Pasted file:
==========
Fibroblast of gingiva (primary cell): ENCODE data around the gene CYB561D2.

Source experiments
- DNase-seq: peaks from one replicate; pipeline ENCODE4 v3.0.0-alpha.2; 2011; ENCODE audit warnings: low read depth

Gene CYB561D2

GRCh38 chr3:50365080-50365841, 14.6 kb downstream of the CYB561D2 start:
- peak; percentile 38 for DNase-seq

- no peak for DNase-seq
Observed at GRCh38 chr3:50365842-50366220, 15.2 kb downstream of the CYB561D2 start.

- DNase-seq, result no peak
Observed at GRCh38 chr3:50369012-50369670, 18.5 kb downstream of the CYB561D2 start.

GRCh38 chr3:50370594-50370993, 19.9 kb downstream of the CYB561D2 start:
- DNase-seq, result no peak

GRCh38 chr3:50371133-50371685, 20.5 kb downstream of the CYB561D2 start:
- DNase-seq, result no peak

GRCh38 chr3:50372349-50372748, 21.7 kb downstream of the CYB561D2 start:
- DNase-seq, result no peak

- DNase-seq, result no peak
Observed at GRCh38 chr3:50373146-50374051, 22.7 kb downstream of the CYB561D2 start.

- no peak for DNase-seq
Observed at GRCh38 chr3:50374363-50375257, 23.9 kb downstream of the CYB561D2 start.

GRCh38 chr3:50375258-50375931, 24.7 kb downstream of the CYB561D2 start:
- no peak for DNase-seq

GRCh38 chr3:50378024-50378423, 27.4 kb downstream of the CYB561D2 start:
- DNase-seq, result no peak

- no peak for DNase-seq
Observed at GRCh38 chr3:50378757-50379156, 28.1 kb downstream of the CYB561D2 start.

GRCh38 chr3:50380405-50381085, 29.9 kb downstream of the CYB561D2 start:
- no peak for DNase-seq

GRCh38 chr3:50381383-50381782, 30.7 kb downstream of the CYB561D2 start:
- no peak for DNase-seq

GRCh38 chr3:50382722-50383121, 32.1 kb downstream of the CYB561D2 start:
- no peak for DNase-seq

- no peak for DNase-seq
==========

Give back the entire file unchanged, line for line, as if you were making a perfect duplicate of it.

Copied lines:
Fibroblast of gingiva (primary cell): ENCODE data around the gene CYB561D2.

Source experiments
- DNase-seq: peaks from one replicate; pipeline ENCODE4 v3.0.0-alpha.2; 2011; ENCODE audit warnings: low read depth

Gene CYB561D2

GRCh38 chr3:50365080-50365841, 14.6 kb downstream of the CYB561D2 start:
- peak; percentile 38 for DNase-seq

- no peak for DNase-seq
Observed at GRCh38 chr3:50365842-50366220, 15.2 kb downstream of the CYB561D2 start.

- DNase-seq, result no peak
Observed at GRCh38 chr3:50369012-50369670, 18.5 kb downstream of the CYB561D2 start.

GRCh38 chr3:50370594-50370993, 19.9 kb downstream of the CYB561D2 start:
- DNase-seq, result no peak

GRCh38 chr3:50371133-50371685, 20.5 kb downstream of the CYB561D2 start:
- DNase-seq, result no peak

GRCh38 chr3:50372349-50372748, 21.7 kb downstream of the CYB561D2 start:
- DNase-seq, result no peak

- DNase-seq, result no peak
Observed at GRCh38 chr3:50373146-50374051, 22.7 kb downstream of the CYB561D2 start.

- no peak for DNase-seq
Observed at GRCh38 chr3:50374363-50375257, 23.9 kb downstream of the CYB561D2 start.

GRCh38 chr3:50375258-50375931, 24.7 kb downstream of the CYB561D2 start:
- no peak for DNase-seq

GRCh38 chr3:50378024-50378423, 27.4 kb downstream of the CYB561D2 start:
- DNase-seq, result no peak

- no peak for DNase-seq
Observed at GRCh38 chr3:50378757-50379156, 28.1 kb downstream of the CYB561D2 start.

GRCh38 chr3:50380405-50381085, 29.9 kb downstream of the CYB561D2 start:
- no peak for DNase-seq

GRCh38 chr3:50381383-50381782, 30.7 kb downstream of the CYB561D2 start:
- no peak for DNase-seq

GRCh38 chr3:50382722-50383121, 32.1 kb downstream of the CYB561D2 start:
- no peak for DNase-seq

- no peak for DNase-seq